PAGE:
“There is no solution in Washington. If we’re going to take America back, it’s going to be at the local level.”
Well put Sheriff:
Sheriff Mack is a former sheriff out of Arizona. He believes that sheriffs can lead the fight to rescue America from the “cesspool of corruption” that Washington, D.C. has become by refusing to enforce federal and state laws that they deem unconstitutional, such as road closures by the Bureau of Land Management and certain gun control regulations.
According to Mack, sheriffs have the power to nullify federal authority by preventing unconstitutional laws from being enforced. It is a form of civil disobedience that has risen because of persecution and lawlessness that comes from our own government. One way these sheriffs have fought back against an overbearing federal government came in the form of a letter to Obama, written by 28 of Utah’s 29 county sheriffs. “No federal official will be permitted to descend upon our constituents and take from them what the Bill of Rights — in particular Amendment II — has given them,” the letter read, according to HCN. “We, like you, swore a solemn oath to protect and defend the Constitution of the United States, and we are prepared to trade our lives for the preservation of its traditional interpretation.” These sheriffs are strong proponents of the Second Amendment.
On the morning of May 10, 2014, San Juan County Sheriff Rick Eldredge waited on horseback in the sagebrush of Recapture Canyon in southeastern Utah. In his faded jeans, boots and white cowboy hat, he looked as if he were out for a casual ride in the cool spring air. But what appeared to be a bulletproof vest underneath his shirt and the 30-odd deputies scattered amid the canyon’s scrub oak and sandstone hinted at a different story.
NoGunGrabInMyCounty1Eldredge and his deputies were braced for a mass act of motorized civil disobedience. Frustrated by “unconscionable acts by the Bureau of Land Management,” including the 2007 closure to motorized vehicles of the trail down Recapture Canyon, San Juan County Commissioner Phil Lyman and 40 to 50 followers were driving their ATVs toward the closed section of the canyon. They were there to defy federal regulations to protest what they consider the BLM’s heavy-handed management of the public lands that comprise so much of their county.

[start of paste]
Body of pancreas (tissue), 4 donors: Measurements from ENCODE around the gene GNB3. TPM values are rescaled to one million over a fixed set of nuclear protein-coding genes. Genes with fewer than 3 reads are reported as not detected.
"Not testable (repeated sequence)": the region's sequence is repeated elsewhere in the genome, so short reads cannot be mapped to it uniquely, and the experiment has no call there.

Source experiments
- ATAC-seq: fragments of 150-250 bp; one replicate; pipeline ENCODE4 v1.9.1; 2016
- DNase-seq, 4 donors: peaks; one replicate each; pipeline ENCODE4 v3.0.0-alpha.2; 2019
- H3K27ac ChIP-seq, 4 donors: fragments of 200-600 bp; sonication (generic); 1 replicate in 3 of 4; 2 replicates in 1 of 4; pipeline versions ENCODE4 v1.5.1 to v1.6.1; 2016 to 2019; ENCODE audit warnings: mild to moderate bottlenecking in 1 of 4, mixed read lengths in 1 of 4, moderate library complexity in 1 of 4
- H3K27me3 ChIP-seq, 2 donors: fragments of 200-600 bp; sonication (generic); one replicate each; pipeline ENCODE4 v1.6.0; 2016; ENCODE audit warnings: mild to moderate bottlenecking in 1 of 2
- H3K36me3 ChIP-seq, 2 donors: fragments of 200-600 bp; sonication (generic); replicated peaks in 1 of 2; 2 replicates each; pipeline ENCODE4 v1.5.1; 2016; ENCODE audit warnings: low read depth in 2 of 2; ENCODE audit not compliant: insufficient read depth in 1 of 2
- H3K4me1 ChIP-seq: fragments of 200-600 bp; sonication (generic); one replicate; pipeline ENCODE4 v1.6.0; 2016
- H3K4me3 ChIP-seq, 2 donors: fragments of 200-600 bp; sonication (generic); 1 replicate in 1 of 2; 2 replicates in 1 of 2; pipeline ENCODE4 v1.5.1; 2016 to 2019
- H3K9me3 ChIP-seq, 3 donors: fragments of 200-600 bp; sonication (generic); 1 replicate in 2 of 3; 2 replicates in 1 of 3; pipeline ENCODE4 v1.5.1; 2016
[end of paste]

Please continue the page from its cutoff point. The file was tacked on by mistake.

In promoting the ride, Lyman, soft-spoken with a boyish face and salt-and-pepper hair, invoked one of America’s favorite civil disobeyers, Henry David Thoreau. Thoreau, however, seemed an unlikely role model: Several of the protesters carried firearms, including a clean-cut guy with a “Regulator” neck tattoo and a semi-automatic Glock on his hip. A young man wearing an “American Venom” T-shirt had an assault rifle in one hand, his finger never leaving the trigger, while he piloted his four-wheeler with the other. Others carried signs: “Tranfer (sic) Federal Lands to Western States” and “Stop BLM Agenda 21 Road Closings.” Ryan Bundy, the son of scofflaw rancher Cliven Bundy, rode a four-wheeler down the canyon, as did a handful of self-professed militiamen who, just weeks earlier, had supported Bundy in his heavily armed standoff with BLM agents in Clark County, Nevada.
As the roar of the ATVs echoed up the canyon, Eldredge and his men stood ready. With a herd of determined lawbreakers heading toward them, another standoff seemed imminent. But as the caravan of protesters rode past the closure line, kicking up a billow of exhaust and red dust, the deputies did nothing, and Eldredge merely nodded a stoic greeting from atop his steed. That’s because he wasn’t actually there to police the protest, but to “keep the peace.” For the protesters, at least, that meant he was there to protect them from the plainclothes BLM officers roaming the canyon and collecting evidence — officers that Eldredge kicked out of the canyon before the ride was finished.
“There’s a big difference (between the Bundys and me),” Lyman told reporters prior to the ride…